“Of course, this is because it is safe for Reyna to falsely call people liars and ‘fired, disgruntled employees’ in the press and on Facebook. But we now see that he will stop at nothing to avoid having himself and his assistants subject themselves to the same perjury requirements as these three whistle blowers.”
Davis, Reyna’s former first assistant, said he resigned from the DA’s office because Reyna showed favoritism to friends and political supporters and created a two-tiered system of justice that favored big donors.
Reyna called Davis a “liar” last week during a political forum at the McLennan County Republican Club.
“Knowing Mr. Reyna as I do, I am not surprised that he is engaging in character assassination,” Davis said Monday at the courthouse. “That is not going to change the truth. He knows it and I know it and I stand behind every single fact in my affidavit because every single one of those facts is true.”
Kingrey, a 32-year veteran of the Waco Police Department, said in an affidavit that while she was a detective, she began receiving information about an illegal gambling operation in Waco, adding that the organizers of the operation were ”close friends” with Reyna. Kingrey said she had information that the organizers made “under-the-table contributions to him in exchange for political favors.”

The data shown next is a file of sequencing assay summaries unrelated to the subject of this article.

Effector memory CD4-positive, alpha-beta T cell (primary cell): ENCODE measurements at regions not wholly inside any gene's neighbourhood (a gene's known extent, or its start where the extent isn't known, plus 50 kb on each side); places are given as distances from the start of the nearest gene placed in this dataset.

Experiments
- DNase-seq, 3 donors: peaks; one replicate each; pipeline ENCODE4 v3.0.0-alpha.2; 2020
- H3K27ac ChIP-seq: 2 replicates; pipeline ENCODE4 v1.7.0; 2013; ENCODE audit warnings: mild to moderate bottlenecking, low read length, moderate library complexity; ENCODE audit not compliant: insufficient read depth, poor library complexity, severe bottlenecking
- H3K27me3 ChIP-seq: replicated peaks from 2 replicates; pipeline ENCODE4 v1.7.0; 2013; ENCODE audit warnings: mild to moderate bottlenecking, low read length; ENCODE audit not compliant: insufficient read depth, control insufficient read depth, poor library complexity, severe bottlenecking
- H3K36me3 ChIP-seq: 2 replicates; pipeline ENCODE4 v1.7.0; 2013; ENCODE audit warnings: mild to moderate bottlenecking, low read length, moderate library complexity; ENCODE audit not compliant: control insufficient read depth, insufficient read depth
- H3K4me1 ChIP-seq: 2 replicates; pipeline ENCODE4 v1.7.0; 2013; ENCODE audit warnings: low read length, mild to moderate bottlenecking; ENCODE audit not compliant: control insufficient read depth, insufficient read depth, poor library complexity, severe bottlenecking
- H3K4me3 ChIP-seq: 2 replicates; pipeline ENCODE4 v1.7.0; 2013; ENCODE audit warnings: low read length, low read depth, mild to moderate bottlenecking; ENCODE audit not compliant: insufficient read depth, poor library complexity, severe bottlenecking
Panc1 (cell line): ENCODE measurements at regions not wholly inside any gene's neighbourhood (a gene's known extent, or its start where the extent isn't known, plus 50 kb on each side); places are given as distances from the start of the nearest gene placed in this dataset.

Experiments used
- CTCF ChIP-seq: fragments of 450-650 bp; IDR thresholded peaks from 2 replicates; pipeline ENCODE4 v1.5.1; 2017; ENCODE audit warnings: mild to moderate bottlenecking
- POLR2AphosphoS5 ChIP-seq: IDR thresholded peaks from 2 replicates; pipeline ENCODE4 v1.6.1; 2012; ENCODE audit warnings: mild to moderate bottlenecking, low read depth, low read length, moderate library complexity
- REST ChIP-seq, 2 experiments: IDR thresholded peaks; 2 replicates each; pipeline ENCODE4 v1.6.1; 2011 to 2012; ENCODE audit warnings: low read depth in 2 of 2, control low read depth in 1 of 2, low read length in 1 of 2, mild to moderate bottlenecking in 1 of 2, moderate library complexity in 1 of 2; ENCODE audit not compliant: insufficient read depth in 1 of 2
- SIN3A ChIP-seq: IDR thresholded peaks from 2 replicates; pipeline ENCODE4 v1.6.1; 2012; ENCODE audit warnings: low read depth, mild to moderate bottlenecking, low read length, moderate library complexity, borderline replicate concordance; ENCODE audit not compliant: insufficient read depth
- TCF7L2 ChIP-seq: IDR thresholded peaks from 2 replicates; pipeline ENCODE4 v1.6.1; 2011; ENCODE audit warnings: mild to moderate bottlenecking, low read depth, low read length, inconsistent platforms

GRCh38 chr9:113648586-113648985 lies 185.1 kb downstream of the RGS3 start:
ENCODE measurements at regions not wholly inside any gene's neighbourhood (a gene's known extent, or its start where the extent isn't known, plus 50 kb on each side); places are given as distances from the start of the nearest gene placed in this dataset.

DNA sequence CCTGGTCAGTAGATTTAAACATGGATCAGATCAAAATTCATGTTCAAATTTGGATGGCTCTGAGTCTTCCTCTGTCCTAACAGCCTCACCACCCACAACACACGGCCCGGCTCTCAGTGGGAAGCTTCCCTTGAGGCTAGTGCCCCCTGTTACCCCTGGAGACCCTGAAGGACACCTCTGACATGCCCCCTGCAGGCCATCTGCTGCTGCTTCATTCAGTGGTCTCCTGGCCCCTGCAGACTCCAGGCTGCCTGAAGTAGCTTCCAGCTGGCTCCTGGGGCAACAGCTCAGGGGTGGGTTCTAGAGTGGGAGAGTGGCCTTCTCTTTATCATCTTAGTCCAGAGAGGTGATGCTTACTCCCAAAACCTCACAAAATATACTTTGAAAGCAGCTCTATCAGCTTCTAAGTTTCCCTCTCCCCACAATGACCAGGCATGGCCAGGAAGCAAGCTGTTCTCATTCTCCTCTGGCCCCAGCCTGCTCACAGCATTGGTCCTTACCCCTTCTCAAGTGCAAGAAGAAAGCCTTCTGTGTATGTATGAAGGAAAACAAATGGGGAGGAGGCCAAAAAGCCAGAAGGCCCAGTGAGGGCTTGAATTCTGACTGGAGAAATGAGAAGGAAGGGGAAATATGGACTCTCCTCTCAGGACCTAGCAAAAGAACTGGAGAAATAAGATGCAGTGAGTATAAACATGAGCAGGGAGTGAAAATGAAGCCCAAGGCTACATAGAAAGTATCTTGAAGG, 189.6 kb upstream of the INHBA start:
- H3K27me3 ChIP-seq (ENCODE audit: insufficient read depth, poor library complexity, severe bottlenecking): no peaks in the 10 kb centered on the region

“I also received information and my investigation appeared to confirm that Reyna would make prosecutorial decisions based upon political opportunism and would arrange to have a particular special prosecutor appointed in order to have cases dismissed for supporters,” Kingrey’s affidavit says.
She also said she thinks the FBI probe of Reyna is ongoing.
Scaramucci, a former felony prosecutor, gave a sworn statement in which she also said she was present when one of her former clients told FBI agent Dan Brust he supplied cocaine to Reyna.
Bouffard’s motion to disqualify Reyna claims Reyna crossed the line when he went to the crime scene of the deadly May 17, 2015, shootout between rival biker gangs and directed the arrests of 177 bikers with ties to either the Bandidos or Cossacks biker groups. Nine men were killed in the melee and about two dozen were injured.
“The truth is clear,” Bouffard said. “The civil rights of Jorge Salinas, Billy McCree and dozens upon dozens of other innocent motorcyclists are being sacrificed on the altar of Abel Reyna’s political ambition and increasing desire to avoid the unpleasant personal and financial consequences of his behavior in these cases.”
Reyna recused himself last year in the case of biker Matthew Clendennen and three special prosecutors were appointed to handle his case.
Waco attorney Barry Johnson, who is opposing Reyna in the March 6 Republican primary, attended Monday’s abbreviated hearing and said it is clear that Reyna is trying to postpone all Twin Peaks-related matters until after the primary election because he has badly mishandled the entire situation.
“This is just more of the same. They are just kicking the can down the road while innocent people are waiting for their day in court,” Johnson said. “Now they come in here at the last minute and ask for a continuance because they don’t want people in his office to testify because they know what has gone on in this total miscarriage of justice.”
Reyna did not return phone calls seeking comment Monday.